Branson's rocketry goal is long-distance travel
The Virgin Galactic spaceship destroyed in a fatal accident high over the Mojave Desert was only designed to take tourists on a fleeting thrill ride into the lower reaches of space.
Yet even as company founder Richard Branson vowed to find out what happened and reiterated how "incredibly hard" space programs can be, the billionaire reminded reporters Saturday that he has always intended to build a system to take people on actual journeys.
"This is the start of a long program," he said. "I have spoken before of once we got this program off the ground of offering point-to-point travel. In the early days of aviation, there were incidents, and then aviation became very safe. In the early days of commercial space travel, there have been incidents. We hope that one day the test pilots will enable people to be able to go to space safely."
Here are answers to questions about the difference between the space-tourism plan and future point-to-point travel.
WHAT IS VIRGIN GALACTIC OFFERING?
The company's spacecraft, dubbed SpaceShipTwo as a follow-up to the Ansari X-Prize-winning SpaceShipOne, is designed to be carried high into the sky by a jet-powered mothership and then released for rocket-powered flight to an altitude of 62 miles or higher, providing six passengers a stunning view of the Earth below and a brief period of weightlessness. It would then descend back into the thickening atmosphere and fly as an unpowered glider back to the airport where the flight began.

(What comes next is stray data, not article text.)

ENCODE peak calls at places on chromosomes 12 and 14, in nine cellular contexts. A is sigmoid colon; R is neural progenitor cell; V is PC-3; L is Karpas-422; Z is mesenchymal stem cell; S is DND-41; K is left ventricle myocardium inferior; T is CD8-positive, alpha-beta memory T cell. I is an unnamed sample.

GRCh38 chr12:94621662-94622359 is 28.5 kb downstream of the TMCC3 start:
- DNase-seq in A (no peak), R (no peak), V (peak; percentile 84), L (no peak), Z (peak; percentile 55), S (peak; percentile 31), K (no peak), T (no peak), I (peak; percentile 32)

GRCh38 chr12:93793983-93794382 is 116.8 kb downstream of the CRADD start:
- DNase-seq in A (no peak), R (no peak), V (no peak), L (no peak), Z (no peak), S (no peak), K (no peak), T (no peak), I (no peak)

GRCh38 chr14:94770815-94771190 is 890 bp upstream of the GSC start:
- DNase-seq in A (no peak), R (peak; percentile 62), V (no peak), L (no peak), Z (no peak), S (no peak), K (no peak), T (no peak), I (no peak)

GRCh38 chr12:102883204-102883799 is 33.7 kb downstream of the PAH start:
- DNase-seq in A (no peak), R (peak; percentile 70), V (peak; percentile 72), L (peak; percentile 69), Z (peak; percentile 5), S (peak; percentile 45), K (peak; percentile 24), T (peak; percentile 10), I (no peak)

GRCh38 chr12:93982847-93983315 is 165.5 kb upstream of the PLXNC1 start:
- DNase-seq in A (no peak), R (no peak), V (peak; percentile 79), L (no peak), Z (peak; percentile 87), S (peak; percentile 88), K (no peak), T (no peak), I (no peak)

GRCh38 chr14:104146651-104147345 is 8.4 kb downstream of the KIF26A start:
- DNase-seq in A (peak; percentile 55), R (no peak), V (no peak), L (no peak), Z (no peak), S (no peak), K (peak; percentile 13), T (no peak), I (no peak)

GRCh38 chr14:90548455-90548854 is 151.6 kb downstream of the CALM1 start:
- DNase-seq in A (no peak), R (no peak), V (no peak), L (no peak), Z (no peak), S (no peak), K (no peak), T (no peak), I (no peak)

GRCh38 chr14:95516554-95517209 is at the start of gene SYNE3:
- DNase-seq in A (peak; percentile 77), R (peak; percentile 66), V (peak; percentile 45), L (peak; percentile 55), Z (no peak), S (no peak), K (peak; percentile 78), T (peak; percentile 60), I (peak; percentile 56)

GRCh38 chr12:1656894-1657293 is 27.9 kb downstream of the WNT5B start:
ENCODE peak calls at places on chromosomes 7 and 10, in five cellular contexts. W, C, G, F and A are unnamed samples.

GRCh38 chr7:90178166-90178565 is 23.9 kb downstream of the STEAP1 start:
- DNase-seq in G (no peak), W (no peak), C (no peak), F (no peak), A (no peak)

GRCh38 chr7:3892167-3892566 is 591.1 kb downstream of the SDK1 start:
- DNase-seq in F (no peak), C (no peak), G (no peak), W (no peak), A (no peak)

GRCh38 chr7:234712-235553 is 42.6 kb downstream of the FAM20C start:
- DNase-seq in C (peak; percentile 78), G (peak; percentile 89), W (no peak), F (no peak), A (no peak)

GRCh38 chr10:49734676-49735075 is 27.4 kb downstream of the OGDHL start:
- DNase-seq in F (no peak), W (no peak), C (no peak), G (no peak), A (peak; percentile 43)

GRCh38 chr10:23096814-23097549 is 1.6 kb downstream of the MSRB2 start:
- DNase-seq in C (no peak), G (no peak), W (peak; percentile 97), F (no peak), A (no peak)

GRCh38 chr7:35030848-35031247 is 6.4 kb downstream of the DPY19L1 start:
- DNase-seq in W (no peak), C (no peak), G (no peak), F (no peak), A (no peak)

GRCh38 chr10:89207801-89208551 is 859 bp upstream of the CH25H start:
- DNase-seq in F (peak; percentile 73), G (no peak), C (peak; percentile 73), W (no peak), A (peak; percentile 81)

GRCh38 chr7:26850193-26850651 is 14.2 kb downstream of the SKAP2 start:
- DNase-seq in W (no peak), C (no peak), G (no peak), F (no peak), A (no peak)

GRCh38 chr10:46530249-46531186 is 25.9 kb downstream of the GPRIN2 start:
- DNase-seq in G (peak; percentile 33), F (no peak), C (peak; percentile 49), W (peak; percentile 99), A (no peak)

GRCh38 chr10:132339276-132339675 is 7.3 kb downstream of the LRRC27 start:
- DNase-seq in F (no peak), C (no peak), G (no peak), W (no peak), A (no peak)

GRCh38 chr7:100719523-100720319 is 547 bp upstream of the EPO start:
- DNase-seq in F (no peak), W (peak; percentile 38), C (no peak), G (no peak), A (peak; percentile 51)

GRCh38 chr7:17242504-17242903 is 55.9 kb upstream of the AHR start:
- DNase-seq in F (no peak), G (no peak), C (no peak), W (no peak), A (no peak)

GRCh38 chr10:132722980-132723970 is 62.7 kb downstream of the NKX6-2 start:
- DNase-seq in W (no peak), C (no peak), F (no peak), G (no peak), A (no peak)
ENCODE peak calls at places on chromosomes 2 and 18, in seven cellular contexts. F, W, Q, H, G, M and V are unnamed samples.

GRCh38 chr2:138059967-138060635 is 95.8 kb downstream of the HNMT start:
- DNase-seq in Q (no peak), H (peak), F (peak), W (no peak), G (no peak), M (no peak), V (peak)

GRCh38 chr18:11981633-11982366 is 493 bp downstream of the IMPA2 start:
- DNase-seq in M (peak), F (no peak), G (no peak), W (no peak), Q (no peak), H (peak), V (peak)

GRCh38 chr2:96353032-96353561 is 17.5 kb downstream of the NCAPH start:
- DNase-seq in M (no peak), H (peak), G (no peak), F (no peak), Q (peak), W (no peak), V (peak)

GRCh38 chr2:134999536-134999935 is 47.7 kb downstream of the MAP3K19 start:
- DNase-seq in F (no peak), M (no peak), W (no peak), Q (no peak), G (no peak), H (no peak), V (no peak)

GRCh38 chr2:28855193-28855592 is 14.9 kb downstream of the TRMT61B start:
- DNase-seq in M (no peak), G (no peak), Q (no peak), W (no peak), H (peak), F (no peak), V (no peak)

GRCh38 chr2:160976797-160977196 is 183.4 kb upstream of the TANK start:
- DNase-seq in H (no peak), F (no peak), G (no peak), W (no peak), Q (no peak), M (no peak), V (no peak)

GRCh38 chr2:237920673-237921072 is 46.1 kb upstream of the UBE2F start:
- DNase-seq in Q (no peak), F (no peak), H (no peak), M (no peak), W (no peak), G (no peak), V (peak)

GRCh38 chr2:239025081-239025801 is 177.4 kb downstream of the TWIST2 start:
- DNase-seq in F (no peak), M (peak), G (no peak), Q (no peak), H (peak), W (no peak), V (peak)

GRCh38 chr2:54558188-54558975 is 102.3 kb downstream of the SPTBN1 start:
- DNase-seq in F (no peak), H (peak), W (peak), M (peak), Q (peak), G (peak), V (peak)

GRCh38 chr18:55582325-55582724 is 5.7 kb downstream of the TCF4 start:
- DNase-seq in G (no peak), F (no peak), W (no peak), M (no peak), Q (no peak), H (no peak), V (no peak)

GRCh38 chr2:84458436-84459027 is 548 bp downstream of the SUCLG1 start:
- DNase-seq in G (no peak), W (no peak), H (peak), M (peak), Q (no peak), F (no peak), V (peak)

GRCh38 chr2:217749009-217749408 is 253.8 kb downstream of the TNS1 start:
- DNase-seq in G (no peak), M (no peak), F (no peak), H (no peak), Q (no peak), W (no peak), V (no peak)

WHAT DOES BRANSON MEAN BY POINT-TO-POINT?
Point-to-point travel would link distant points on the Earth's surface with flights that leave the atmosphere and enter space, then re-enter the atmosphere to land. The advantage over regular air travel would be a significant reduction in time, making the trip from, for example, London to Sydney, Australia, take only a few hours or a trip from New York to London take less than an hour.
WHAT WOULD IT TAKE TO ACHIEVE POINT-TO-POINT TRAVEL?
In 2004, SpaceShipOne demonstrated that a rocket pilot could manually fly the suborbital flight profile for the type of quick hop up and down that is the immediate goal for space tourism flights. However, suborbital flights between continents would require sophisticated guidance. In addition, the rocket motor would have to be powerful enough to give the spaceship enough range to cross continents or oceans, especially as upgrades or additions to equipment such as life support increase weight.
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